There are different stages to create a thunderstorm.  There is the developing stage, then the mature stag and finally the dissipation stage.  Though, the thunderstorms can vary from size but for the average storm, it is around 24 kilometres.  The period of time in which the thunderstorms can develop is anything from thirty minutes.

Thunderstorm facts and information
Thundershower, electrical storm or thunderstorm.

When the thunderstorm hits the cumulus stage, or the developing stage; a mass of moisture will be taken up towards the atmosphere.  When the moisture goes into the air, the wind will be forced upwards into the atmosphere and will help to develop the thunderstorm.  However, the moisture will start cooling and this will form water drops because of the cool temperatures at a high altitude.

With the mature stage, the air which is now warm will rise further up and will continue to do so until it cannot rise any further and the air becomes at its warmest point.  When it reaches this point, the air will be forced out a vast area and will start to create an anvil shape creating the cumulonimbus clouds.  The water drops will then start to grow larger because they will join up with one another.  They will now be heavier and larger and will start to freeze into ice particles.  Though, as the ice falls, it will become, or rather melt, into rain.

With the final or dissipating stage, the thunderstorm is created.  A downdraft will work up and hit the ground quickly and spread out vastly also.  This can be known as a downburst and the cool air will then cut the inflow and stop the thunderstorm also.  The thunderstorm will dissipate.

The super cell storms are the biggest and the most severe storms to hit.  This is when the super cell storms have different up and down drafts causing the super cell.  It can stretch out to a vast area and can cause a lot of devastation and damage.  When the super cells are created, it will mean that the storms will be accompanied with severe weather.


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What is a Hurricane?


Hurricanes can be described as giant, swirling storms. They are severe ‘tropical storms’ and are usually accompanied by treacherous thunderstorms. These monster storms can reach winds speeds up to 160 miles per hour. They can also unleash a whopping 2.4 trillion gallons of rain a day.

Hurricanes occur in the Caribbean Sea, Eastern Pacific Ocean, Southern Atlantic Ocean and in the Gulf of Mexico.

Types of Winds

These same ‘tropical storms’ are known as ‘cyclones’ in the northern Indian Ocean and Bay of Bengal, and similar storms are known as ‘typhoons’ in the western Pacific Ocean. These storms may have different names, but they all have similar and devastating effects.

● Tropical depression

A tropical depression is an occurrence which consists of clouds and thunderstorms joining together. A tropical depression can have wind speeds up to 39 mph. This is the maximum wind speed that is expected from a tropical depression. It has no eye and does not typically have the organization or the spiral shape of more powerful storms. It’s pressure is lower than more serious storms, and this is why it is given the name “depression”.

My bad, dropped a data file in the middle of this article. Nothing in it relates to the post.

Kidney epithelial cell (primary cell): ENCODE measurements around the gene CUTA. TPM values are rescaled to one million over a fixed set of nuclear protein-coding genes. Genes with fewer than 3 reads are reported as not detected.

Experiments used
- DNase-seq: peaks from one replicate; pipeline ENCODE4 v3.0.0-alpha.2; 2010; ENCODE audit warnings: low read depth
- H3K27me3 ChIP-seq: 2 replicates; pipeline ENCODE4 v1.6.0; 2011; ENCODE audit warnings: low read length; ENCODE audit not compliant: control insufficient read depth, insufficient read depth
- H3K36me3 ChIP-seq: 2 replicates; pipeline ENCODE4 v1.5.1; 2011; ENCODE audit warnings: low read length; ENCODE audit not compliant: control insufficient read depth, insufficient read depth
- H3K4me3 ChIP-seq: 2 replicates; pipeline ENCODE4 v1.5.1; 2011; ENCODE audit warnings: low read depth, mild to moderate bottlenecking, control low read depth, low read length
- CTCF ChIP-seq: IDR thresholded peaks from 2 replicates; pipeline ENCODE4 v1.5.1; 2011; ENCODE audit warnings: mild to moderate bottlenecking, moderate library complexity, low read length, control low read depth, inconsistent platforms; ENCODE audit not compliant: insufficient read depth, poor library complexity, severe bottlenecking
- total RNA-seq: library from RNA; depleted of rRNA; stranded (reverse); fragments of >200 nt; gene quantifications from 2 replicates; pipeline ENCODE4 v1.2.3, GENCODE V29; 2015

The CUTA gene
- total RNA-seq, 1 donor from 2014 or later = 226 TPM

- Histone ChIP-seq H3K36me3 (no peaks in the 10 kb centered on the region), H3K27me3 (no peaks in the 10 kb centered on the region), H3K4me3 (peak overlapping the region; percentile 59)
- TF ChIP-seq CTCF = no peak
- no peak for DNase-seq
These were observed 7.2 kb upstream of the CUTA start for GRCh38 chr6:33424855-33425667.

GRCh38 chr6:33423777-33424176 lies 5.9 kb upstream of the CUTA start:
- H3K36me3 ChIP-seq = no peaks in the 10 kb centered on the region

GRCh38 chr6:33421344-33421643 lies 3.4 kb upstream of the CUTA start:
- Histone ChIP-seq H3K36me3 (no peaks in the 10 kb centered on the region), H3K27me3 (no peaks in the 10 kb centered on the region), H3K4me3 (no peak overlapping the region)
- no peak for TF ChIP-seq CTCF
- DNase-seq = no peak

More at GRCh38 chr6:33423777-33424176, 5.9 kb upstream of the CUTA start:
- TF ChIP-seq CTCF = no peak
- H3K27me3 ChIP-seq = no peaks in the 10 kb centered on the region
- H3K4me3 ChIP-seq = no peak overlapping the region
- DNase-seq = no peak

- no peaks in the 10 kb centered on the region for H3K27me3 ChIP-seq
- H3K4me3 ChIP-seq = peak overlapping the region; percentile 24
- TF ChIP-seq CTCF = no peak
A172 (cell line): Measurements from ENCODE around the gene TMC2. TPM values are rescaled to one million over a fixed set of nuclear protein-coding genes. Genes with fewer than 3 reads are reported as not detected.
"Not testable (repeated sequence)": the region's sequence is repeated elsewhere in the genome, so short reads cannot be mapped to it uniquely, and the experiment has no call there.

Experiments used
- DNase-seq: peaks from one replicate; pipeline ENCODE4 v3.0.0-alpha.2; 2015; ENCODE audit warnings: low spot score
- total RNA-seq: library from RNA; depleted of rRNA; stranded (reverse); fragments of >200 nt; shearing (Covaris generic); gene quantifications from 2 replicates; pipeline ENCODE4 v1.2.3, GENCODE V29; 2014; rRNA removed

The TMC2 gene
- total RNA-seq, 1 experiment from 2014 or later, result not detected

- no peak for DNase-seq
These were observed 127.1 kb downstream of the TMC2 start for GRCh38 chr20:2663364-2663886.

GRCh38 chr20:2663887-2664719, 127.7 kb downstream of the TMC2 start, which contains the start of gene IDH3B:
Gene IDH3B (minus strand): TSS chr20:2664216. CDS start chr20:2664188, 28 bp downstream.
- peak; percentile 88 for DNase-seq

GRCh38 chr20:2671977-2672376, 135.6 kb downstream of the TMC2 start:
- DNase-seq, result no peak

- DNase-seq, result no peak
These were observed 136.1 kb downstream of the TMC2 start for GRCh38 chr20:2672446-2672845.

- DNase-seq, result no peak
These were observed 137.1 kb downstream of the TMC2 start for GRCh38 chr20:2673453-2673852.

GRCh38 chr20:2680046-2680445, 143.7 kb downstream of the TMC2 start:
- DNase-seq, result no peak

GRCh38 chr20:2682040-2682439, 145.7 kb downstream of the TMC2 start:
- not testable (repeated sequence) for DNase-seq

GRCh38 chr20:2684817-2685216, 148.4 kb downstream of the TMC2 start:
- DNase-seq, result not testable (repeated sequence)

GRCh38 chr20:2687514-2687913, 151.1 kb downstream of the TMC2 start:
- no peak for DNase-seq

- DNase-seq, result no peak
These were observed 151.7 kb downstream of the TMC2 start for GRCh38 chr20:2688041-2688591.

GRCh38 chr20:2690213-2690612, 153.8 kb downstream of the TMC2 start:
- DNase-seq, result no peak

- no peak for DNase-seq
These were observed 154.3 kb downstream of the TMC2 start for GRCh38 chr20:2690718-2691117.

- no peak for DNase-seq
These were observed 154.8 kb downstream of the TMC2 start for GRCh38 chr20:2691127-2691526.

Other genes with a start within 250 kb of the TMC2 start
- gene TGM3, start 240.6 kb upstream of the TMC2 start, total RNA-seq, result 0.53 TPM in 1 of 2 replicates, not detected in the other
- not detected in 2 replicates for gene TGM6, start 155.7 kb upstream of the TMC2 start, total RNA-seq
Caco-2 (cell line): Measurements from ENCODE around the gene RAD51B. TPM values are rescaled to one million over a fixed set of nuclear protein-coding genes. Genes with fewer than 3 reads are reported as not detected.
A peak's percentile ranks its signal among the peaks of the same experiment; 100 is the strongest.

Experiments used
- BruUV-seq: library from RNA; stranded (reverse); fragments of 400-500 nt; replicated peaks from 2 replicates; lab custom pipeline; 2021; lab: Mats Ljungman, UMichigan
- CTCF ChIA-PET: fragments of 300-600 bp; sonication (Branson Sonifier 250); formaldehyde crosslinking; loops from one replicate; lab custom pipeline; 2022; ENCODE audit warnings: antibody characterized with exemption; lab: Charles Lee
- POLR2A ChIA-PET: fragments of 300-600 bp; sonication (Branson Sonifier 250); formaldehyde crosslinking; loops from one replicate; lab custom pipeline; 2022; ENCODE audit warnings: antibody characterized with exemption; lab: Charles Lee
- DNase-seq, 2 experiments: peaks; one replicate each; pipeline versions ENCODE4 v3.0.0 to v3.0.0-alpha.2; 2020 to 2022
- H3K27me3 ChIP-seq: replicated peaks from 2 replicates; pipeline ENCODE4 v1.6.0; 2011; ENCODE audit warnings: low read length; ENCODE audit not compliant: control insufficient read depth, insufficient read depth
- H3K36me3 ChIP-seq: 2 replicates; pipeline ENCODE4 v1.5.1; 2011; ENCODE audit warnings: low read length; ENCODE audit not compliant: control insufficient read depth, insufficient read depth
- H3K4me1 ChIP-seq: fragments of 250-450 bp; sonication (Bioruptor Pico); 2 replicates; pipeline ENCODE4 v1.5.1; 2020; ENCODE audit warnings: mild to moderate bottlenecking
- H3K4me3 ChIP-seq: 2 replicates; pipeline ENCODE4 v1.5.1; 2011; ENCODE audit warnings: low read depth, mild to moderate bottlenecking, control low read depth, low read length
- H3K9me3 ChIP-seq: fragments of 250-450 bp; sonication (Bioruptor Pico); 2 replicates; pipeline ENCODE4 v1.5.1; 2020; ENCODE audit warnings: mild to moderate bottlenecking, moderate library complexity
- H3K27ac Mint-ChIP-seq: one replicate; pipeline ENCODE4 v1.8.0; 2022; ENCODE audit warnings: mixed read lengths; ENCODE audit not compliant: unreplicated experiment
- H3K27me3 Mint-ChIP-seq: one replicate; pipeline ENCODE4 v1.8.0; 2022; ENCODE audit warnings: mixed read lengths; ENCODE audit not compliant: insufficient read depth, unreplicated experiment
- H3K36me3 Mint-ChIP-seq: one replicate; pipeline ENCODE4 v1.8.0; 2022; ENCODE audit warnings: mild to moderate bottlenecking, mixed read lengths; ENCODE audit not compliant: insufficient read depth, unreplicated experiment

● Tropical storm

A tropical storm is a group of heavy thunderstorms with a specific surface circulation and greatest constant winds between 39 – 74 mph. During this point, the typical cyclonic shape starts to develop, though an eye is not always present. The Government weather services assign names to the cyclone that reaches this intensity and strength.

● Hurricane or typhoon

A hurricane or typhoon system involved sustained winds that reach at least 34 meters per second or 74 miles per hour. A hurricane can be sometimes referred to as a tropical cyclone, as opposed to a depression or storm. The eye of the storm is actually the calmest part of the storm, and is at this point the pressure is at its lowest. The eye can be observed from satellite images. These images look like small, circular shaped spots that have no clouds. The area that is called the eye wall surrounds the eye of the storm. The size of the area is between 16 -80 kilometers wide. In the eye wall the winds and thunderstorms are the strongest and cause the greatest amount of damage. The strongest winds sustained in recorded tropical cyclones have been measured at 195 miles an hour or 85 meters a second.

Tropical cyclone Facts and Information
Tropical cyclone seen from the space

Where and when hurricanes occur

Areas that are subjected to, and regularly experience hurricanes are all the Atlantic and Gulf of Mexico coastal areas. Parts of the Southwest United States and Pacific Coast also experience heavy rains, storms and floods each year as results of hurricanes that hit Mexico.

The Atlantic hurricane season starts in the month of June and ends in November. Mid August to early October is considered as the peak seasons for hurricanes. The Eastern Pacific hurricane starts and ends around May 15 – November 30.